(All About Genealogy by Kimberly Powell)
How many of you have ancestors that you just can’t find in a census, newspaper, or other online database when you just know they must be there? Before you assume they were just missed somehow, try these tips for locating stubborn ancestors in a variety of online databases.
Brazilian woman using laptop in bed – Blend Images – JGI/Jamie Grill/Brand X Pictures/Getty Images
Blend Images – JGI/Jamie Grill/Brand X Pictures/Getty Images
1. Don’t Depend on Soundex
While the soundex search option, when available, is a great way to pick up alternate spellings, it may not get them all. OWENS (O520) and OWEN (O500), for example, are commonly seen variations of the same surname – yet they have different soundex codes. Therefore, a search for OWENS will not pick up OWEN, and vice-versa. Start with soundex, but if that doesn’t work, try your own spelling variations and/or wildcard to expand your search.
2. Search Surname Variants
Misspellings, variant forms, incorrect transcriptions and a host of other reasons may explain why you can’t find your ancestor under his or her expected surname. The German surname Heyer, for example, may be found spelled as Hyer, Hier, Hire, Hires and Heirs. Surname mailing lists at RootsWeb and DNA surname projects at FamilyTreeDNA often list alternate surnames, or you can create your own list with the help of these 10 Tips for Finding Alternate Surname Spellings and Variations.
3. Use Nicknames and Initials
First names, or given names, are also candidates for variation. Your grandmother Elizabeth Rose Wright may also appear in records as Liz, Lizzie, Lisa, Beth, Eliza, Betty, Bessie, or Rose. You might also find her listed by her initial, as in E. Wright or E. R. Right. Women may even be listed as Mrs. Wright.
4. Consider Alternate Surnames
The name that your family uses today may not be the same one used by your ancestors. Many immigrants may have “Americanized” or otherwise changed their name to make it easier to spell or pronounce, to escape religious or ethnic persecution, or just to make a fresh start. My maiden name of Thomas, used to be Toman when my Polish ancestors first arrived in Pennsylvania in the early 1900s. Alternate surnames may include anything from simple spelling changes, to a completely new surname based on the translation of the original name (e.g. Schneider to Taylor and Zimmerman to Carpenter).
5. Swap the First and Last Names
My husband’s first name, Albrecht, is often mistaken as his last name, but this can happen to individuals with common names as well. Whether the mistake was made on the original record or during the indexing process, it is not unusual to find an individual’s last name entered as their first name and vice-versa. Try entering the surname in the first name field, or the given name in the surname field.
6. Use Wildcard Search
Check the “advanced search” or database instructions to see if the genealogy database you are searching allows wildcard search. Ancestry.com, for example, offers several wildcard search options for its many databases. This can be helpful for locating variant surnames (e.g. owen* will return results for both Owen and Owens) as well as variant given names (e.g. dem* to return Dempsey, Demsey, Demprey, Demdrey, etc.) and locations (e.g. gloucester* will return results for both Gloucester and Glouchestershire which are interchangeably used for the England county).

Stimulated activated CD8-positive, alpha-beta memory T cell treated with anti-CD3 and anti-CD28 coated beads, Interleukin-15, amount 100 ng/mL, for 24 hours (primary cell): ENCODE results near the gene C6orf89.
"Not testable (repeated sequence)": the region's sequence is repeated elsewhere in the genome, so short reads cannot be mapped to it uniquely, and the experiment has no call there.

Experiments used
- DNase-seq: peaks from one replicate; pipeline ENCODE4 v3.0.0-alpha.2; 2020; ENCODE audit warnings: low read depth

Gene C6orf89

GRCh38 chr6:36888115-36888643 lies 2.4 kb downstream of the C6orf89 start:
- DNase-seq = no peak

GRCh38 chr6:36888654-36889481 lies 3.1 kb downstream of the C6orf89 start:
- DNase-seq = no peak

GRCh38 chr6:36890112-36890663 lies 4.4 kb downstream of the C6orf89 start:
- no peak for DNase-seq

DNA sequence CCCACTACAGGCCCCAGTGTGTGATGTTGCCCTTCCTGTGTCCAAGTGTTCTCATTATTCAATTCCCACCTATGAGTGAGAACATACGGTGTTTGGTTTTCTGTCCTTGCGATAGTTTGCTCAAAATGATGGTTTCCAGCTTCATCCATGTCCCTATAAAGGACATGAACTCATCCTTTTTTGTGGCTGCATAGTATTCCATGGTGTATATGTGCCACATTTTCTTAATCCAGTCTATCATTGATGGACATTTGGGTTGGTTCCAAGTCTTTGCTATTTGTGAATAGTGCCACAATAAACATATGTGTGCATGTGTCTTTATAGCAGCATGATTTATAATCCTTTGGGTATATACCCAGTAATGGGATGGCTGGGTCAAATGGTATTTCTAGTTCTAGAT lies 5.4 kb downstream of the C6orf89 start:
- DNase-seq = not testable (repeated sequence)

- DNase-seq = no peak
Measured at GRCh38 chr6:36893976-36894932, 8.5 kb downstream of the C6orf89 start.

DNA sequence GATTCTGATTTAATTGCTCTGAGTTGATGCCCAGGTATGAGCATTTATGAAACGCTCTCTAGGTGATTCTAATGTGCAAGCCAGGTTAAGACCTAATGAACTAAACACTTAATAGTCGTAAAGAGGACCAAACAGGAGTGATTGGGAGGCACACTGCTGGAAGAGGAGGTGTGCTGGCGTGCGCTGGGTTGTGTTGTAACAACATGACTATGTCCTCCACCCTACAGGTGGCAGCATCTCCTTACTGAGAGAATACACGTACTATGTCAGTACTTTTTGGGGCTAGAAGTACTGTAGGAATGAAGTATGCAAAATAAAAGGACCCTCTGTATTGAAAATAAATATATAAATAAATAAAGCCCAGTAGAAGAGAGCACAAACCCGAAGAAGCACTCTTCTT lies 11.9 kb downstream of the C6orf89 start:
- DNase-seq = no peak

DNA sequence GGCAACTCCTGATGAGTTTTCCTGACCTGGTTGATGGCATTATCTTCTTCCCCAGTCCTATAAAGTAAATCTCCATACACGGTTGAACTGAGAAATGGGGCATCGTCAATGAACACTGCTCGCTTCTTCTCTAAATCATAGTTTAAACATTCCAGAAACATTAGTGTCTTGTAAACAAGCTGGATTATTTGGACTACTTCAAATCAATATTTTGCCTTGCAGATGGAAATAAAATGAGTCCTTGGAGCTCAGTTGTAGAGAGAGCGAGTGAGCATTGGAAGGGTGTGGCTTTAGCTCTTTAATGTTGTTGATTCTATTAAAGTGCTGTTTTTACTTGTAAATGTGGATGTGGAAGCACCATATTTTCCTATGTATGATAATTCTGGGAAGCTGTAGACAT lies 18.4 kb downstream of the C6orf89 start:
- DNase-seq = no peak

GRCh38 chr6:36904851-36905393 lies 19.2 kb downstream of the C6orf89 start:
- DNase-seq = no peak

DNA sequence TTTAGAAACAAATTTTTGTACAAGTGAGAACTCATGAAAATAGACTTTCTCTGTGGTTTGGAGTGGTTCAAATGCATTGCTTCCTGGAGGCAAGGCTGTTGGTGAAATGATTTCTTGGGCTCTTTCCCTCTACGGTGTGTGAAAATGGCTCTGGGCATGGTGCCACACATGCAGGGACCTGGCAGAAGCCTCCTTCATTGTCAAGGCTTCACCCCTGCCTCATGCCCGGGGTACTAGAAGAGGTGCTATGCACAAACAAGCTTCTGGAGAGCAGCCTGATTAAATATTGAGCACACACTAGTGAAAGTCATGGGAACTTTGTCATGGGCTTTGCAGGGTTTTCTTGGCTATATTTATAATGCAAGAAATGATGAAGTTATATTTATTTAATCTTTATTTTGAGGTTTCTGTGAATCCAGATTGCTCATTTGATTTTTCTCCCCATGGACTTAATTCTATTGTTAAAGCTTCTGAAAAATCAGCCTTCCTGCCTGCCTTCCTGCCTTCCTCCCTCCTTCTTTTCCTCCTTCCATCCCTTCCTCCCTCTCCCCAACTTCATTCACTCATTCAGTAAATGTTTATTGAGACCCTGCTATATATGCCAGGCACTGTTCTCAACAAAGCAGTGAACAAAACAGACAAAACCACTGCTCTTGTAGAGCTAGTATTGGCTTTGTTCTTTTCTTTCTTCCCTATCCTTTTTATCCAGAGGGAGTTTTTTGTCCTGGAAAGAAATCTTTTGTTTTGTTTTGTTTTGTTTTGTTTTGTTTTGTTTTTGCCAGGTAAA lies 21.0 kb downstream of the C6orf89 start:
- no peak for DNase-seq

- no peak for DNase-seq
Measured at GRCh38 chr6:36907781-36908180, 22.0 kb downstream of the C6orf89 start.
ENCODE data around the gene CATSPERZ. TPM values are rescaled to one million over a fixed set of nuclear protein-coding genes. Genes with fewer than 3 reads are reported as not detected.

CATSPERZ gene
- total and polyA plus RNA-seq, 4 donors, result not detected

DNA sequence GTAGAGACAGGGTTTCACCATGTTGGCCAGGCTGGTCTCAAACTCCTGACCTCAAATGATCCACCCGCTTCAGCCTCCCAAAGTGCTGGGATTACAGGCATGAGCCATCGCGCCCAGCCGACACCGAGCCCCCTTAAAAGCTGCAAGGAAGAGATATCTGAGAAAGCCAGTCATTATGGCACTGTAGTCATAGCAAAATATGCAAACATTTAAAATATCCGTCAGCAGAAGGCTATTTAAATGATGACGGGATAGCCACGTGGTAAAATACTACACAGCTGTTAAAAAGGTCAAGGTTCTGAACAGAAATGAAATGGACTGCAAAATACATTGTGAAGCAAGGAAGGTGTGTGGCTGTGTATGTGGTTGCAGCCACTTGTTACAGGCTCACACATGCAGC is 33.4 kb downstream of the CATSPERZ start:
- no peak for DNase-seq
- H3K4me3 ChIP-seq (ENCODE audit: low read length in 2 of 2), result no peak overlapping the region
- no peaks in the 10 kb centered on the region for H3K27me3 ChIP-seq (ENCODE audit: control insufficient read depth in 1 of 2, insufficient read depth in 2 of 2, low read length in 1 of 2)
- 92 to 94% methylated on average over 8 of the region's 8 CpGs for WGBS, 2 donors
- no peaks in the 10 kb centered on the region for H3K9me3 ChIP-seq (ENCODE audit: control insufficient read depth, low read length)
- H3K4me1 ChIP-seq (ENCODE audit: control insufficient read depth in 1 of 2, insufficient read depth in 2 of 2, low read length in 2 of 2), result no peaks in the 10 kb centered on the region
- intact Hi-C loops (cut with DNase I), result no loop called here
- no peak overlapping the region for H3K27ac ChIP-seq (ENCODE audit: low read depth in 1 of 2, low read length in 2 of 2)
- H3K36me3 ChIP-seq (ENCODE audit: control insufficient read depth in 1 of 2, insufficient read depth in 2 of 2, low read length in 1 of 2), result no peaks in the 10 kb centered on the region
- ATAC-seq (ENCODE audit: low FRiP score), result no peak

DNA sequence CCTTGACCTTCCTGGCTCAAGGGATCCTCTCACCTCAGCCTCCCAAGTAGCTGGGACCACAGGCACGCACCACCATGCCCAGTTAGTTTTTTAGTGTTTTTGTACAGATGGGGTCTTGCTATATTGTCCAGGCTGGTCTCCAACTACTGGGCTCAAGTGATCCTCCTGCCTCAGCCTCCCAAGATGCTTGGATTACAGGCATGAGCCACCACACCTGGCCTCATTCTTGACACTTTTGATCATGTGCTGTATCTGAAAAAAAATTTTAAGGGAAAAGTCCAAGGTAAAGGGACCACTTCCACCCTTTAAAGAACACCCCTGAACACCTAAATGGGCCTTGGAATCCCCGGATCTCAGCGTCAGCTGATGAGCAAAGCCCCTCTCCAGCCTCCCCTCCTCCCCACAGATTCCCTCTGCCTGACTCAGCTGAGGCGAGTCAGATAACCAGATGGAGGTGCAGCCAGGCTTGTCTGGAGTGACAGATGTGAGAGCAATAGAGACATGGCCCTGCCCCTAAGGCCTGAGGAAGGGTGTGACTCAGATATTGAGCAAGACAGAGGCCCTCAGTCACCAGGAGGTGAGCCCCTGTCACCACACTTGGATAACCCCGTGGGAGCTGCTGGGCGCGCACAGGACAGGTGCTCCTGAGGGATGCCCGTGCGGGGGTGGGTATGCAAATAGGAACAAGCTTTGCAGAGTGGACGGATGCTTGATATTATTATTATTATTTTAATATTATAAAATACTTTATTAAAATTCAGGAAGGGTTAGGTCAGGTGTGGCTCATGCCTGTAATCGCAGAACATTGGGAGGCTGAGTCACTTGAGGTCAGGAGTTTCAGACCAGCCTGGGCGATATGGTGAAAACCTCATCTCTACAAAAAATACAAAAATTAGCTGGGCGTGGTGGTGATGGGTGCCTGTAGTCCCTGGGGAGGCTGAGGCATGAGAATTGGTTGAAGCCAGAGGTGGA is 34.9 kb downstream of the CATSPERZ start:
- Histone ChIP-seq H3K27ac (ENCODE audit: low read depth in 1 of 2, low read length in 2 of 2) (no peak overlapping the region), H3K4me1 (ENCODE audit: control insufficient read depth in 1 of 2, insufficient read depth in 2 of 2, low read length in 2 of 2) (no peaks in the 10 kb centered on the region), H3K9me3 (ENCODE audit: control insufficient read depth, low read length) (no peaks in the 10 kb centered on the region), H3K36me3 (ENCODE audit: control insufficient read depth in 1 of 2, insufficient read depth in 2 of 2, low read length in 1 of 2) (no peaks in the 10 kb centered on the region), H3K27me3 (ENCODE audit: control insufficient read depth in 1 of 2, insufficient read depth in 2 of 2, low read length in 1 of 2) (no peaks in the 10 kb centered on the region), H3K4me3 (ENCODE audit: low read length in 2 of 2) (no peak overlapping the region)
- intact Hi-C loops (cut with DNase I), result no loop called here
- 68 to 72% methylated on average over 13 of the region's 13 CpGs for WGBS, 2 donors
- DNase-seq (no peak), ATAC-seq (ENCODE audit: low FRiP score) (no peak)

7. Combine Those Search Fields
When you can’t find your ancestor by any combination of first and last name, then try leaving off the name entirely if the search feature will allow it. Use a combination of location, sex, approximate age and other fields to help narrow down the search. For recent census records I will often have luck with a combination of the first name of an individual, plus the first name of a parent or spouse.
8. Search the Bare Minimum
Sometimes including something as simple as a birth place will eliminate your ancestors from the search results. World War I Draft Cards are an excellent example of this – while the first two registrations asked for the birth place, the third did not, meaning that including a place of birth in your WWI Draft Card database search may exclude anyone from that third registration. Blanks are also commonly found in census records. Therefore, when your regular searches don’t work, start eliminating search criteria one by one. It may take plowing through every male in the county of the right age to find your ancestor (searching by sex and age only), but this is better than never finding him at all!
9. Search for Family Members
Don’t forget about the rest of the family! Your ancestor’s first name may have been hard to spell, or hard for the transcriber to read, but her brother’s may have been a bit easier. For records such as census records you can even try searching for their neighbors and then browse through a few pages in either direction to hopefully find your ancestor.
10. Search by Database
Many larger genealogy sites offer a global site search which makes it easy to search for your ancestor across multiple databases. The trouble with this is that the global search form doesn’t always give you the specific search fields that best apply to each individual database. If you’re trying to locate your great-grandfather in the 1930 census, then search the 1930 census directly, or if you’re hoping to find his WWI draft card, the search that database separately as well.